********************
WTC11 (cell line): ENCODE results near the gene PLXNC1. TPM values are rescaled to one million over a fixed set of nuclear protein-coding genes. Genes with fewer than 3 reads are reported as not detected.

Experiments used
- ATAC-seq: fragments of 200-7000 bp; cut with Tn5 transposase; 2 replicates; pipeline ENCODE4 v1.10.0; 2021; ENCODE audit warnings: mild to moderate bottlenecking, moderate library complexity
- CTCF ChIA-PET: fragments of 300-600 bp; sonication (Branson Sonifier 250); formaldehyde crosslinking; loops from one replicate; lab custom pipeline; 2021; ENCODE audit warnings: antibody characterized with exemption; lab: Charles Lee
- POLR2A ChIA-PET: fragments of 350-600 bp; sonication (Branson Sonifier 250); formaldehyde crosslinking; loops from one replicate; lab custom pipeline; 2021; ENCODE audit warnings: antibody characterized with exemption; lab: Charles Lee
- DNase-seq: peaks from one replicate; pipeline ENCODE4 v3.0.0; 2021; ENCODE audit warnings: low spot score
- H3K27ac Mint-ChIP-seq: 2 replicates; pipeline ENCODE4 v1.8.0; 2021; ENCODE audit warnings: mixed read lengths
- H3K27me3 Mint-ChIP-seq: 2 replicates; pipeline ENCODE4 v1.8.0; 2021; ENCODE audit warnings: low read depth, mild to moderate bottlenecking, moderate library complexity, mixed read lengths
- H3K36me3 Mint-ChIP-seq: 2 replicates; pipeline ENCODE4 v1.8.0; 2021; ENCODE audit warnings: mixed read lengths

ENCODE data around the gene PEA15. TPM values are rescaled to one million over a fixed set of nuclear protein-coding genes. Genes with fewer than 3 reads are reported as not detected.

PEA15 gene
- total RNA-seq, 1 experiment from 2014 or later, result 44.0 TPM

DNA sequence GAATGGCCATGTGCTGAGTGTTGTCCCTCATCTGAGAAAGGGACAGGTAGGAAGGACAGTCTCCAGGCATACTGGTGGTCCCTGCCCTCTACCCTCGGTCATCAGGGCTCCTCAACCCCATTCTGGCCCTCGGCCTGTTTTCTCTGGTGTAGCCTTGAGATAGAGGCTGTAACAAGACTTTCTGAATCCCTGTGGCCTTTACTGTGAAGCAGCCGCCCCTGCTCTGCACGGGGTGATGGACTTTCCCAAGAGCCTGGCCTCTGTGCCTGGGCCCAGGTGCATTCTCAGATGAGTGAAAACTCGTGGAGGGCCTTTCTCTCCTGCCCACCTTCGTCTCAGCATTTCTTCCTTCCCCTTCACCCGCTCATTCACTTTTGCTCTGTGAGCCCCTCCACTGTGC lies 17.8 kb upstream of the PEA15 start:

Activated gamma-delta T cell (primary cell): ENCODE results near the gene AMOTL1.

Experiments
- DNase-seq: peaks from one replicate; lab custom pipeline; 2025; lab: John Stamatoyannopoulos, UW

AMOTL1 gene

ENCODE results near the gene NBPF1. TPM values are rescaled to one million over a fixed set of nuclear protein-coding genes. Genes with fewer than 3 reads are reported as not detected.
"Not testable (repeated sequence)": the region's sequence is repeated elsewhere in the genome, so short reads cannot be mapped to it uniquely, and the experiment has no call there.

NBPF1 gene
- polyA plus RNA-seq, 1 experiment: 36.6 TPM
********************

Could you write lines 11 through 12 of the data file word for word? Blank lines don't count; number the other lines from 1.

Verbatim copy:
PEA15 gene
- total RNA-seq, 1 experiment from 2014 or later, result 44.0 TPM